Since the algorithm spends O(n) time for each convex hull vertex, the worst-case running time is O(n2). However, if the convex hull has very few vertices, Jarvis's march is extremely fast. A better way to write the running time is O(nh), where h is the number of convex hull vertices. In the worst case, h = n, and we get our old O(n2) time bound, but in the best case h = 3, and the algorithm only needs O(n) time. This is a so called output-sensitive algorithm, the smaller the output, the faster the algorithm.

The following image should give you more idea

• It seems the OP is seeking help for 3D hulls, but your (nice!) descriptions are for 2D hulls... Commented Aug 25, 2013 at 19:19
• Well if you understand 2d, 3d is a very simple generalization ;) Commented Aug 25, 2013 at 23:59
• ;) Having implemented both, I would judge them to be ... well, in different dimensions! :-) Commented Aug 26, 2013 at 0:00

GPL C++ code for finding 3D convex hulls is available at http://www.newtonapples.net/code/NewtonAppleWrapper_11Feb2016.tar.gz and a description of the O(n log(n)) algorithm at http://www.newtonapples.net/NewtonAppleWrapper.html

One of the simplest algorithms for convex hull computation in 3D was presented in the paper The QuickHull algorithm for Convex Hulls by Barber, etc from 1995. Unfortunately the original paper lacks any figures to simplify its understanding.

The algorithm works iteratively by storing boundary faces of some convex set with the vertices from the subset of original points. The remaining points are divided on the ones already inside the current convex set and the points outside it. And each step consists in enlarging the convex set by including one of outside points in it until no one remains.

The authors propose to start the algorithm in 3D from any tetrahedron with 4 vertices in original points. If these vertices are selected so that they are on the boundary of convex hull then it will accelerate the algorithm (they will not be removed from boundary during the following steps). Also the algorithm can start from the boundary surface containing just 2 oppositely oriented triangles with 3 vertices in original points. Such points can be selected as follows.

1. The first point has with the minimal (x,y,z) coordinates, if compare coordinates lexicographically.
2. The second point is the most distant from the first one.
3. The third point is the most distant from the line through the first two points.

The next figure presents initial points and the starting 2 oppositely oriented triangles: The remaining points are subdivided in two sets:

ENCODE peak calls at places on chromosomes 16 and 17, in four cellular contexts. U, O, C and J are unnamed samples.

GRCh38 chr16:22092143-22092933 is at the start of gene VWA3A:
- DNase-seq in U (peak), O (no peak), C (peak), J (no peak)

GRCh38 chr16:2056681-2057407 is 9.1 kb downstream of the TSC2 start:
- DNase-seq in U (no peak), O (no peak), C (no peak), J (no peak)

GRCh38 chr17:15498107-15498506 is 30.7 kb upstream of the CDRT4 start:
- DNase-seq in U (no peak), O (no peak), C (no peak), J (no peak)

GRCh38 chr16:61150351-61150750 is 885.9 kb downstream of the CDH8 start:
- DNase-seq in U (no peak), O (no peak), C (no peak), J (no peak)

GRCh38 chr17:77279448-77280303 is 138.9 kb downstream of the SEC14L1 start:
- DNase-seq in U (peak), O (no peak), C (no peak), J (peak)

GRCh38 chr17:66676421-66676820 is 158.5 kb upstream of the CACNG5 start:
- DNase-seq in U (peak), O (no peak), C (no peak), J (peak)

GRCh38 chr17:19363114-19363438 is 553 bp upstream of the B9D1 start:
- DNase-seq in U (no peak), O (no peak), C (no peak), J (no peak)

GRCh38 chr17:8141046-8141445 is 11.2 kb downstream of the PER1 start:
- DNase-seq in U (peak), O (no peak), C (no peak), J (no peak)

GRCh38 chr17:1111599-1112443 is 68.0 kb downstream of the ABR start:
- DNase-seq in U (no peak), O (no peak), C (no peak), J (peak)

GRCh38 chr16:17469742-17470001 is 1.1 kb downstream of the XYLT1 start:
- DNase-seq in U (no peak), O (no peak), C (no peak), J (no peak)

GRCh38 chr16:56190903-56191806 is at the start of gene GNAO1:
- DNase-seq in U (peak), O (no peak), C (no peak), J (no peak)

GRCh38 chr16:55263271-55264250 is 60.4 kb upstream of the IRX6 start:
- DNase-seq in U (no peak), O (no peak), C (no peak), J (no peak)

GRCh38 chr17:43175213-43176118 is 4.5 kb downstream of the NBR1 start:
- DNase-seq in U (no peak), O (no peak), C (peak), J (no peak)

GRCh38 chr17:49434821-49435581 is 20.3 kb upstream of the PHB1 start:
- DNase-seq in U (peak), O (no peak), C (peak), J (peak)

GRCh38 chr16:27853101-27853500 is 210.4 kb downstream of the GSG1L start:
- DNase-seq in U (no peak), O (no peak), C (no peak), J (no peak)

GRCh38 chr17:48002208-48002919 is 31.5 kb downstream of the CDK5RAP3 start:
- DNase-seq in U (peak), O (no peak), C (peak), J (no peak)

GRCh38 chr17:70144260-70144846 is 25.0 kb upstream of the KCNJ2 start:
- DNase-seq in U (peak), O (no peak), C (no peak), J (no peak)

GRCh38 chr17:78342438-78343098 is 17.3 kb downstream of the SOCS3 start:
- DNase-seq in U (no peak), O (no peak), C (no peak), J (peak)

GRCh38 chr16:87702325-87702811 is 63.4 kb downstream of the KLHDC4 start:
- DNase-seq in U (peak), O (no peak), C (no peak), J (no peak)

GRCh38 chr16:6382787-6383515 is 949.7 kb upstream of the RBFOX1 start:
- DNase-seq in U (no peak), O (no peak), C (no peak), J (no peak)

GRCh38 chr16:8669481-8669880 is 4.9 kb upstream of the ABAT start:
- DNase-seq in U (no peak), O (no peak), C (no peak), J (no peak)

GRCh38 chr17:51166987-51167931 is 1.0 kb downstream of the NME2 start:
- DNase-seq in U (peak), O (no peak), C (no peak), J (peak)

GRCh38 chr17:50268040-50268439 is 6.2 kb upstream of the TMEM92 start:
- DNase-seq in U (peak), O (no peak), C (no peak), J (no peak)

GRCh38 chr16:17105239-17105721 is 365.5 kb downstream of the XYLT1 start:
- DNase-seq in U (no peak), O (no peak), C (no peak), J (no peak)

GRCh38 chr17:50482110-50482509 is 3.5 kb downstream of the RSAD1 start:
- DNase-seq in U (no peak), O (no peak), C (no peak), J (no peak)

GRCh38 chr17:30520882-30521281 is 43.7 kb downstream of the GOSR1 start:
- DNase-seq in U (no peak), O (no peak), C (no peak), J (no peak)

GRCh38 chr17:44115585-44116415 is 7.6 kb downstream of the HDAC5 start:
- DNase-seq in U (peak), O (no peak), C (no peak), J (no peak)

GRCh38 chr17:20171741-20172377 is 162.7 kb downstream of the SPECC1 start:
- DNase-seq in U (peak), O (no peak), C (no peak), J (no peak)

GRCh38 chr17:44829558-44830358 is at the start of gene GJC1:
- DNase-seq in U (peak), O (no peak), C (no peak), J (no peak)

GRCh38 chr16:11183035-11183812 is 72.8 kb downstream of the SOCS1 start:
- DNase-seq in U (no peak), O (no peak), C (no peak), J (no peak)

1. Black points - above the plane containing the triangles - are associated with the triangle having normal oriented upward.
2. Red points - below the plane containing the triangles - are associated with the triangle having normal oriented downward.

On the following steps, the algorithm always associates each point currently outside the convex set with one of the boundary triangles that is "visible" from the point (point is within positive half-space of that triangle). More precisely each outside point is associated with the triangle, for which the distance between the point and the plane containing the triangle is the largest.

On each step of algorithm the furthest outside point is selected, then all faces of the current convex set visible from it are identified, these faces are removed from the convex set and replaced with the triangles having one vertex in furthest point and two other points on the horizon ridge (boundary of removed visible faces).

On the next figure the furthest point is pointed by green arrow and three visible triangles are highlighted in red:

Visible triangles deleted, back faces and inside points can be seen in the hole, horizon ridge is shown with red color:

5 new triangles (joining at the added point) patch the hole in the surface:

The points previously associated with the removed triangles are either become inner for the updated convex set or redistributed among new triangles.

The last figure also presents the final result of convex hull computation without any remaining outside points. (The figures were prepared in MeshInspector application, having this algorithm implemented.)